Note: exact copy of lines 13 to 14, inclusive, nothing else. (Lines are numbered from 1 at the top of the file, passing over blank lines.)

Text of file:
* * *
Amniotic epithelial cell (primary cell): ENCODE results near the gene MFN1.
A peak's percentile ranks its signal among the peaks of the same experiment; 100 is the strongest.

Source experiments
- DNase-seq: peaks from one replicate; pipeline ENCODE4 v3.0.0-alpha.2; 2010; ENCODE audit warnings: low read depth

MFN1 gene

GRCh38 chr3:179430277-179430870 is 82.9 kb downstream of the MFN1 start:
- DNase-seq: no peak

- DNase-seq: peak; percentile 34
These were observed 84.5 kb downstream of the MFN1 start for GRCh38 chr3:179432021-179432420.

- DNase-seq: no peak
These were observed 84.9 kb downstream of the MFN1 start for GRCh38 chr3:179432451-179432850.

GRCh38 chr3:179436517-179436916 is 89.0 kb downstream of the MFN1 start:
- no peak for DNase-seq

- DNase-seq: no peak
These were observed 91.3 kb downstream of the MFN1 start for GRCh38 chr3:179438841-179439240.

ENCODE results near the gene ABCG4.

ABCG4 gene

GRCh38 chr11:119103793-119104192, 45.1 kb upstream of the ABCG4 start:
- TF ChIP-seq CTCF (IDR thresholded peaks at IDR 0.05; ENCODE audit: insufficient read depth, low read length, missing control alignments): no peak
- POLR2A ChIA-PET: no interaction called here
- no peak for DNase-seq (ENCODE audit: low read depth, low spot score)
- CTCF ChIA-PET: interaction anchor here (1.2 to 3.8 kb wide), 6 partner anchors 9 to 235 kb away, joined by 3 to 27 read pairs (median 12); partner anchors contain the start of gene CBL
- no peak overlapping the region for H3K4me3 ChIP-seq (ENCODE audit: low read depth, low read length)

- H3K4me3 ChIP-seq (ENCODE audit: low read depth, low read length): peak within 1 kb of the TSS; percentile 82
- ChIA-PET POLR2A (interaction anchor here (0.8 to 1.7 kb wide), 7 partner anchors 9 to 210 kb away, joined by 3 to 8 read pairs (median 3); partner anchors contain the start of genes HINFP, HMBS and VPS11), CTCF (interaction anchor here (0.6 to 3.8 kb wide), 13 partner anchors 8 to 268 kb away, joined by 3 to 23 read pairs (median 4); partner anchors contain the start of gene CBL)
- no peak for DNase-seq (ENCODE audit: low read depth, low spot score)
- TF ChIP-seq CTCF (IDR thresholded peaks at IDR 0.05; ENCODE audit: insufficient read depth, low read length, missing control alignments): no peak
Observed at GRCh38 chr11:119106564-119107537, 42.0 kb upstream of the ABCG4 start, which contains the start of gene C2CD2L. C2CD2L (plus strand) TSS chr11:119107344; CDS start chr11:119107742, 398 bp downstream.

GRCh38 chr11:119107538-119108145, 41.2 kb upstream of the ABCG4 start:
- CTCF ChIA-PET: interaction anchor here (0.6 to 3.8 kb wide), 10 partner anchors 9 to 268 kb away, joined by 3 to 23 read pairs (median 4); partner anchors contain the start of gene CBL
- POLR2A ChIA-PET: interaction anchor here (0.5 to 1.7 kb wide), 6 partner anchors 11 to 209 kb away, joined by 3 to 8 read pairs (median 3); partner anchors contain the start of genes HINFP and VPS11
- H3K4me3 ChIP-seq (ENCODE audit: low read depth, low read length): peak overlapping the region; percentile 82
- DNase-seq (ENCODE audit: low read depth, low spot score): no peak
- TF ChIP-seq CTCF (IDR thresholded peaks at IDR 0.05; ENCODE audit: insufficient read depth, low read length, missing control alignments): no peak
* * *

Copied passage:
- no peak for DNase-seq

- DNase-seq: no peak